Bay Area Activists Head To Sacramento For Immigration Rally

Maria Medina | CBS SF Bay Area| KPIXTV | Link to Article |Link to Article

SAN JOSE (CBS SF) — Hundreds of Bay Area residents headed to the capitol Wednesday to participate in a march and rally urging lawmakers to pass two bills that would protect Muslims and immigrants.

Busloads of protesters headed to Sacramento from San Jose Wednesday morning to attend the day-long rally.

Before Ramiro Munoz boarded the bus, he shared what he says he sees everyday among family and friends.

“There is a certain feeling. Families and communities are feeling terrorized by the actions that the president has taken of late,” explained Munoz.

Marchers from San Jose, Morgan Hill, Oakland and San Francisco were to be among the estimated 1,500 participants in Wednesday’s day of action.

“We will not stand for any law or force federal or local that is meant to divide us,” said rally organizer Christian Ollano.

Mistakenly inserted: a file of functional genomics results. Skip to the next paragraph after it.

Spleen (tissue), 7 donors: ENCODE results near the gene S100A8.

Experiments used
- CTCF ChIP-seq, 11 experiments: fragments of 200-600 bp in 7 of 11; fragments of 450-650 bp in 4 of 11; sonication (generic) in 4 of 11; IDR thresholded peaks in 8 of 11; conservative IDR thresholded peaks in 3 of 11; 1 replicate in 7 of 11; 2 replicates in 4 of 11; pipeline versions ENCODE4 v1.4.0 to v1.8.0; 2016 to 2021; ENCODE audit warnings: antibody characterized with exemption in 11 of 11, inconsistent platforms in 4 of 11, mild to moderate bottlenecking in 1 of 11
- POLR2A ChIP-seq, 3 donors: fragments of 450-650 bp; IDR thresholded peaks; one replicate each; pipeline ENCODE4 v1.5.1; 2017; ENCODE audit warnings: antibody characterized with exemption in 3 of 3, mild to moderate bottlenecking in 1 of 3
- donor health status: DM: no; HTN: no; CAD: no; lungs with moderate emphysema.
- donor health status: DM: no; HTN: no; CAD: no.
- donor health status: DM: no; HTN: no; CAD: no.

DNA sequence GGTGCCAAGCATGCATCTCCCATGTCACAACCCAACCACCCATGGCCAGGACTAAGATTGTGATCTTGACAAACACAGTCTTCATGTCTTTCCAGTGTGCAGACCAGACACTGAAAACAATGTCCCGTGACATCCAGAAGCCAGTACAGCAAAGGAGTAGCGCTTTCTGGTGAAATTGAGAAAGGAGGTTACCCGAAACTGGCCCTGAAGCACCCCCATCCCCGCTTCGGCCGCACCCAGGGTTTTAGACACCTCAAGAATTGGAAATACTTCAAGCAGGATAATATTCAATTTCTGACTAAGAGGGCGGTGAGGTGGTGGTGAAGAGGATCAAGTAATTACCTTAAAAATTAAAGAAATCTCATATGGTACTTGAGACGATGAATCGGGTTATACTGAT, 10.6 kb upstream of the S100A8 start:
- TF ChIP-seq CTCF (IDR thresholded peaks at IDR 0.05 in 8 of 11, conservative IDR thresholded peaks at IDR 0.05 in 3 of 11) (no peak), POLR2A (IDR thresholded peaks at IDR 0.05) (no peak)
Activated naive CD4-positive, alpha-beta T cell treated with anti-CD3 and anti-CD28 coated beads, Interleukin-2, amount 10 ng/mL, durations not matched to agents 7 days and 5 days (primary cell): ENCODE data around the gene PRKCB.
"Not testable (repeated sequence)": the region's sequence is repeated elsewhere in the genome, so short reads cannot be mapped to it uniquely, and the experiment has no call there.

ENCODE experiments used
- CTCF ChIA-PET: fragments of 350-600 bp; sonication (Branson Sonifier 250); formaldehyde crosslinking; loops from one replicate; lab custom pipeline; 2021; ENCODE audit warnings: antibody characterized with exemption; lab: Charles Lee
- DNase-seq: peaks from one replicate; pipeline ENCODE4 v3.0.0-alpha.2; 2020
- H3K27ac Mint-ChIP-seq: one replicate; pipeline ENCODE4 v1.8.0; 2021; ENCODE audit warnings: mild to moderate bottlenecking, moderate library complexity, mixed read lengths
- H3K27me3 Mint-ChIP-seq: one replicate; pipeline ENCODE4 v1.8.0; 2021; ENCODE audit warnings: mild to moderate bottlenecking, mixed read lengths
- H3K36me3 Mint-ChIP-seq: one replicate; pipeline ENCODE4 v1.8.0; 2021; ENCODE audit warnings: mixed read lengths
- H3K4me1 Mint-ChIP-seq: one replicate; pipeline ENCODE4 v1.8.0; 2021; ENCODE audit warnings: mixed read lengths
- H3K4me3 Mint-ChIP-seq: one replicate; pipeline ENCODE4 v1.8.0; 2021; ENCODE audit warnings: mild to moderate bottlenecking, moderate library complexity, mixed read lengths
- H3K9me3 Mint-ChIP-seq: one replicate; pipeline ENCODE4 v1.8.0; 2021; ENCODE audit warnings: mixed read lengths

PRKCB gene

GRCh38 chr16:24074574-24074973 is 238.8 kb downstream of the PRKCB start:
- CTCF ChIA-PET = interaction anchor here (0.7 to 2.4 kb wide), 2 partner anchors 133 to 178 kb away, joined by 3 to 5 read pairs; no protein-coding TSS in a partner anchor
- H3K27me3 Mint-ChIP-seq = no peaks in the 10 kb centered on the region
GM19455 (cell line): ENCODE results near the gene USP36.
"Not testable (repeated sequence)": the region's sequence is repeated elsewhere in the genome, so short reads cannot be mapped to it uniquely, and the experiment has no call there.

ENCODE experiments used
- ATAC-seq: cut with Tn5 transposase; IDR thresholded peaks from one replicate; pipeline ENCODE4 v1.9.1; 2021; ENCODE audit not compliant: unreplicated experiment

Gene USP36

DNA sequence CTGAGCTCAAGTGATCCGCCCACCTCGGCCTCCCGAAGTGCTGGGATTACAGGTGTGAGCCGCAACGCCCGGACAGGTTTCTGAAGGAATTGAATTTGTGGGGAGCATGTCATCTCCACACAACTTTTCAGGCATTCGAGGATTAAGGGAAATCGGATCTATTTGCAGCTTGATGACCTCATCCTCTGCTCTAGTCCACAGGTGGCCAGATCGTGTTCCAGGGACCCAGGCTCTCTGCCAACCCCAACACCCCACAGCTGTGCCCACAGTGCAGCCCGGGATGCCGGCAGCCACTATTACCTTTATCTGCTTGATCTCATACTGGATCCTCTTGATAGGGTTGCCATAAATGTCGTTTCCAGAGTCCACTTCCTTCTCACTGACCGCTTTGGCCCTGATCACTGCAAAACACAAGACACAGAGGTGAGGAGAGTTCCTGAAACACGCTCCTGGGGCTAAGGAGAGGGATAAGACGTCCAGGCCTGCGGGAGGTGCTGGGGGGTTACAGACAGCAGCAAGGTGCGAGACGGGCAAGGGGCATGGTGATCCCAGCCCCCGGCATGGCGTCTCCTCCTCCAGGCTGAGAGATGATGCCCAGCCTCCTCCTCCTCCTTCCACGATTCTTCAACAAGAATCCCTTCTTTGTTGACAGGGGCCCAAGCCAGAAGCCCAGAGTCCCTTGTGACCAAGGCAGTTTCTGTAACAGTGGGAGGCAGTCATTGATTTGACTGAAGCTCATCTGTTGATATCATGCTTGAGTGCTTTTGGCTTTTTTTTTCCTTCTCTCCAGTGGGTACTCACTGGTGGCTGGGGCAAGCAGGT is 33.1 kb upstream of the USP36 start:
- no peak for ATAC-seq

Ollano said their goal is to urge lawmakers to pass the California Values Act. The bill pledges thatno local or state resources will help the feds with mass deportations.

The group also wants to see the religious freedom act passed which would ban a Muslim registry.

“People scared to go to the grocery store, to get out of their homes even, said Ollano. I mean, it’s that fear of ICE coming in, of families being split apart.”

In fact, Ollano said people are so fearful of deportation, some were too afraid to share their stories on-camera when KPIX 5 asked for an interview.

“It breaks my heart,” said rally participant Alice Lynch. “It breaks my heart and I know some of these people.”

Lynch said the group’s message is loud and clear.

“I do believe that numbers matter. That people pay attention when people show up,” she said.))

“Essentially we’re the life blood of the economy,” said Munoz.

The group that left San Jose is part of a grass roots faith-based organization called PACT, which stands for People Acting in Community Together.

After the rally, they plan to deliver a petition to the governor’s office that has 62,000 signatures in support of those two bills.